Nonetheless, as a cook, I do not always know how to navigate situations with these professionalized home cooks, with their gear and tools that rival my own restaurant’s. At a recent outdoor barbeque, hosted by the neighbor of an acquaintance, I found myself cornered by the large, enthusiastic host who had appointed himself “grillmaster”. After someone had told him I was a cook at a restaurant in town, he told me all about his techniques, his grill, and how he approaches cooking meat. He obviously devoted a lot of time to grilling at his home, and he was intent on impressing me with the particulars.

I always want to talk about food, so I gladly listened. Our conversation continued deeper and deeper, and I started to offer some of my thoughts on his seasoning techniques and the cooking temperature he had chosen. Immediately, the tone between us shifted- there was a tension in the air, and a defensiveness in his remarks. I became hyperaware of the dynamic between this young woman telling an older man how to cook meat, going against stereotypes and expectations. I changed the subject, going back to safer ground, but I kept thinking about our conversation.

In a professional kitchen, nothing I do is beyond critique. When I put food on a plate, or ingredients in a pot, the chef is peering over my shoulder, tasting spoon in hand. If my salt level isn’t right, I hear it yelled, loudly. If I try to do something differently than I was shown, I am interrogated. If I put one more piece of squash on this plate than I did on the last plate, I am reprimanded in front of everyone. And Lord help me if my sear on this steak isn’t exactly like it is supposed to be every time. Profanities and attacks on my work and character abound, and the only acceptable response is “yes, chef”.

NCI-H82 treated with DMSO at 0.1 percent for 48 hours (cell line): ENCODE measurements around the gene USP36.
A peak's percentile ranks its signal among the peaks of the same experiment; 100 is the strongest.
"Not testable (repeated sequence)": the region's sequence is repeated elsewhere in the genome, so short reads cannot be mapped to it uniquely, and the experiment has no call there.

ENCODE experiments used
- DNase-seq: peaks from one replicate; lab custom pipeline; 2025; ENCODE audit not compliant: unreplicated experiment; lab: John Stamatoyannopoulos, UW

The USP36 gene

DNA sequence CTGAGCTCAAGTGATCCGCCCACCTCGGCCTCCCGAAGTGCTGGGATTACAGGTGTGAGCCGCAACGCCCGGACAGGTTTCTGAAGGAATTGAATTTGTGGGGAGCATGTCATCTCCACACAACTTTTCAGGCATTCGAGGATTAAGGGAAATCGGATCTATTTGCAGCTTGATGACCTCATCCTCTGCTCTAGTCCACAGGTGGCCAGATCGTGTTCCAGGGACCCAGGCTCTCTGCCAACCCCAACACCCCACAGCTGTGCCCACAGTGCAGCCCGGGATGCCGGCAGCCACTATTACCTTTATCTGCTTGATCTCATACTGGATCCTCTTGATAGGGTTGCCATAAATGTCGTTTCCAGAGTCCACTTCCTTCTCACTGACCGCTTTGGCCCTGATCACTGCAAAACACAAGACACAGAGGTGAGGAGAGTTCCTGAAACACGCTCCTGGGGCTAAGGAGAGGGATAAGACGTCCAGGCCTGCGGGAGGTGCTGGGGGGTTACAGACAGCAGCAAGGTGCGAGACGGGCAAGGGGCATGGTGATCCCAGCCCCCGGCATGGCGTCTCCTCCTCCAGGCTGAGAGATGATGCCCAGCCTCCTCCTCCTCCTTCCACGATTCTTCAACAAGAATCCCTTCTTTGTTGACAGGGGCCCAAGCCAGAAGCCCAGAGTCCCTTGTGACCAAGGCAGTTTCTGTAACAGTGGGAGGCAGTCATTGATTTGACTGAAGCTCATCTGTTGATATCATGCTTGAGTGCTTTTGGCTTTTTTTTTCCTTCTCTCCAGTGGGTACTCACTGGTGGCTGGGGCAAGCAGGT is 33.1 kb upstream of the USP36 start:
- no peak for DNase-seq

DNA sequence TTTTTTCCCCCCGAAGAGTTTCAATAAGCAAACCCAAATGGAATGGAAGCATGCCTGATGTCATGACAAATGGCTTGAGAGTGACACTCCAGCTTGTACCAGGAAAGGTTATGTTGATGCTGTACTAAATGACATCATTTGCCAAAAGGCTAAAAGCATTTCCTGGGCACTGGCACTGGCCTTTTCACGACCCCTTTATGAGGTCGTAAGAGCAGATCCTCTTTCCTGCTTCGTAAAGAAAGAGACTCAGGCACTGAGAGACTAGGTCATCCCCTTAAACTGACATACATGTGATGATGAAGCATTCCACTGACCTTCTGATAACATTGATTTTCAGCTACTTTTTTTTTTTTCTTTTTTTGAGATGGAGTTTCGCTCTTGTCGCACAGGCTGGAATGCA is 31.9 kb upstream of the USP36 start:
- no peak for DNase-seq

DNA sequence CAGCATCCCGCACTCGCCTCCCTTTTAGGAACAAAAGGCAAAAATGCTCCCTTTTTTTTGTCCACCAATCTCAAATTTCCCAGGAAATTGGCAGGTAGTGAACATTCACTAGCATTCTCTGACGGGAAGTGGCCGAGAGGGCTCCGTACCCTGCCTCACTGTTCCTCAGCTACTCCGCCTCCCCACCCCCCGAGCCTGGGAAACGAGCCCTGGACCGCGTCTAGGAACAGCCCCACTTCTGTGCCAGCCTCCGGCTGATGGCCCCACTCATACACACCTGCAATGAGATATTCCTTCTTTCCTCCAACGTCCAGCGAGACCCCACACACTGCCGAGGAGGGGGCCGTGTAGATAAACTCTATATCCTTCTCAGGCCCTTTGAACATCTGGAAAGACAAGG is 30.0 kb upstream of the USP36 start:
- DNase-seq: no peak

The standards in professional kitchens are ruthless and competitive. I have developed the thickest of skins, being able to listen to criticism and then letting it go immediately. I have developed tenacity and endurance under pressure and literal heat. Those who take insults and criticism personally do not survive in professional kitchens. The work forces you to let go of ego, to let go of being right all the time, because it is impossible. A critique of your food is simply seen as feedback, not personal, because everyone in that kitchen is working toward the eternally unreachable Good Food goal.

At this grillout, while I thought I was offering gentle feedback on the food, the host saw it as personal critique. In some way, I do understand how he was taken aback- after all, I was a guest in his home. I confused a passion for cooking with the professionalism of restaurant cooks. The “restaurant quality” grill that he bought at the store does not also come with a restaurant quality executive chef ready to scream about his steaks. Home cooks may want to professionalize their cooking, but they are not looking to follow the intense, masochistic standards that define fine dining kitchens.

Home cooking is a hobby, a pastime. Why should I hold these cooks to the same standards that I am held to at work? After all, when I am the home cook, on my weekend, even I ignore some of the fine dining rules. Because on my off days, I may be drinking the same wine that I’m using to deglaze the pan, and my steak will not have a perfect sear. And I’m too busy relaxing to listen to any critique of that- can’t we just eat?